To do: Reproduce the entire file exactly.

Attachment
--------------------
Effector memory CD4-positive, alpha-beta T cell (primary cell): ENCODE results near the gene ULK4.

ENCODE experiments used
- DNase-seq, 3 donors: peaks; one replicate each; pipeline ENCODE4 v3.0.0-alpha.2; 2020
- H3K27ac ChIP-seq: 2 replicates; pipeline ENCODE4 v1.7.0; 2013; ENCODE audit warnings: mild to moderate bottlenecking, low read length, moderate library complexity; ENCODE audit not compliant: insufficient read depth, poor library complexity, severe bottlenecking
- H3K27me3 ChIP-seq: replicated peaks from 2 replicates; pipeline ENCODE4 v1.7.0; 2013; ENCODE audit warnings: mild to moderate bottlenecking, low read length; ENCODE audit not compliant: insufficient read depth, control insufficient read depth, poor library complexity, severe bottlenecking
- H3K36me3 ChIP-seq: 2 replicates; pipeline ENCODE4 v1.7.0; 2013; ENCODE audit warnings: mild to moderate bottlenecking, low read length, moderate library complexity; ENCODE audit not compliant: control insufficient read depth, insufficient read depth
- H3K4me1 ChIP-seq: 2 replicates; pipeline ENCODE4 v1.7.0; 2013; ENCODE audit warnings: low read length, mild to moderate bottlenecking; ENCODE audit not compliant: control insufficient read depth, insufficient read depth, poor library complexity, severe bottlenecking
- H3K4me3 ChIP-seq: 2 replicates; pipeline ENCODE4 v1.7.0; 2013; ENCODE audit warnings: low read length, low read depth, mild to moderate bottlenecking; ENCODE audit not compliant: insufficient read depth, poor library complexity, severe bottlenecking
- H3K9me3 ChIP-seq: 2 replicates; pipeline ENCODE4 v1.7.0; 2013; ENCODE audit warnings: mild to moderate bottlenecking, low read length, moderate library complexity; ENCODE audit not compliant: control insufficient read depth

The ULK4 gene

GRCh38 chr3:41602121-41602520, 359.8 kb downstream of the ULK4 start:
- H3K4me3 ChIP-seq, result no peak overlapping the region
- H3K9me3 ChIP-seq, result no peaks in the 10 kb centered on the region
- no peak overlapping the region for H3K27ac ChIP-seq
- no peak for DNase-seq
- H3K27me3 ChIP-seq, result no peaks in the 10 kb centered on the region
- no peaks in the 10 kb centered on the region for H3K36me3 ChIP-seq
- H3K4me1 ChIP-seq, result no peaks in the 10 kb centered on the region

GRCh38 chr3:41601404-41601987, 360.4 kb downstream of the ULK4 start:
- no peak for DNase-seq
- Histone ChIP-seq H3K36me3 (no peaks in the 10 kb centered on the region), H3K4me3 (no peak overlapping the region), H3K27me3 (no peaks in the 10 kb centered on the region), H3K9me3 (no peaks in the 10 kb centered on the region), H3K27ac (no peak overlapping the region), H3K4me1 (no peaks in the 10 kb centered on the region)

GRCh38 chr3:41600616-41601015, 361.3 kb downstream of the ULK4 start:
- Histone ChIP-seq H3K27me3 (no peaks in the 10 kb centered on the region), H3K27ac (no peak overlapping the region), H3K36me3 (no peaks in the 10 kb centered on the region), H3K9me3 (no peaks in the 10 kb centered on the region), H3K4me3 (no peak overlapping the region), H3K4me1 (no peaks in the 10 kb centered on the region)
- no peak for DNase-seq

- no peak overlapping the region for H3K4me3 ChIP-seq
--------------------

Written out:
Effector memory CD4-positive, alpha-beta T cell (primary cell): ENCODE results near the gene ULK4.

ENCODE experiments used
- DNase-seq, 3 donors: peaks; one replicate each; pipeline ENCODE4 v3.0.0-alpha.2; 2020
- H3K27ac ChIP-seq: 2 replicates; pipeline ENCODE4 v1.7.0; 2013; ENCODE audit warnings: mild to moderate bottlenecking, low read length, moderate library complexity; ENCODE audit not compliant: insufficient read depth, poor library complexity, severe bottlenecking
- H3K27me3 ChIP-seq: replicated peaks from 2 replicates; pipeline ENCODE4 v1.7.0; 2013; ENCODE audit warnings: mild to moderate bottlenecking, low read length; ENCODE audit not compliant: insufficient read depth, control insufficient read depth, poor library complexity, severe bottlenecking
- H3K36me3 ChIP-seq: 2 replicates; pipeline ENCODE4 v1.7.0; 2013; ENCODE audit warnings: mild to moderate bottlenecking, low read length, moderate library complexity; ENCODE audit not compliant: control insufficient read depth, insufficient read depth
- H3K4me1 ChIP-seq: 2 replicates; pipeline ENCODE4 v1.7.0; 2013; ENCODE audit warnings: low read length, mild to moderate bottlenecking; ENCODE audit not compliant: control insufficient read depth, insufficient read depth, poor library complexity, severe bottlenecking
- H3K4me3 ChIP-seq: 2 replicates; pipeline ENCODE4 v1.7.0; 2013; ENCODE audit warnings: low read length, low read depth, mild to moderate bottlenecking; ENCODE audit not compliant: insufficient read depth, poor library complexity, severe bottlenecking
- H3K9me3 ChIP-seq: 2 replicates; pipeline ENCODE4 v1.7.0; 2013; ENCODE audit warnings: mild to moderate bottlenecking, low read length, moderate library complexity; ENCODE audit not compliant: control insufficient read depth

The ULK4 gene

GRCh38 chr3:41602121-41602520, 359.8 kb downstream of the ULK4 start:
- H3K4me3 ChIP-seq, result no peak overlapping the region
- H3K9me3 ChIP-seq, result no peaks in the 10 kb centered on the region
- no peak overlapping the region for H3K27ac ChIP-seq
- no peak for DNase-seq
- H3K27me3 ChIP-seq, result no peaks in the 10 kb centered on the region
- no peaks in the 10 kb centered on the region for H3K36me3 ChIP-seq
- H3K4me1 ChIP-seq, result no peaks in the 10 kb centered on the region

GRCh38 chr3:41601404-41601987, 360.4 kb downstream of the ULK4 start:
- no peak for DNase-seq
- Histone ChIP-seq H3K36me3 (no peaks in the 10 kb centered on the region), H3K4me3 (no peak overlapping the region), H3K27me3 (no peaks in the 10 kb centered on the region), H3K9me3 (no peaks in the 10 kb centered on the region), H3K27ac (no peak overlapping the region), H3K4me1 (no peaks in the 10 kb centered on the region)

GRCh38 chr3:41600616-41601015, 361.3 kb downstream of the ULK4 start:
- Histone ChIP-seq H3K27me3 (no peaks in the 10 kb centered on the region), H3K27ac (no peak overlapping the region), H3K36me3 (no peaks in the 10 kb centered on the region), H3K9me3 (no peaks in the 10 kb centered on the region), H3K4me3 (no peak overlapping the region), H3K4me1 (no peaks in the 10 kb centered on the region)
- no peak for DNase-seq

- no peak overlapping the region for H3K4me3 ChIP-seq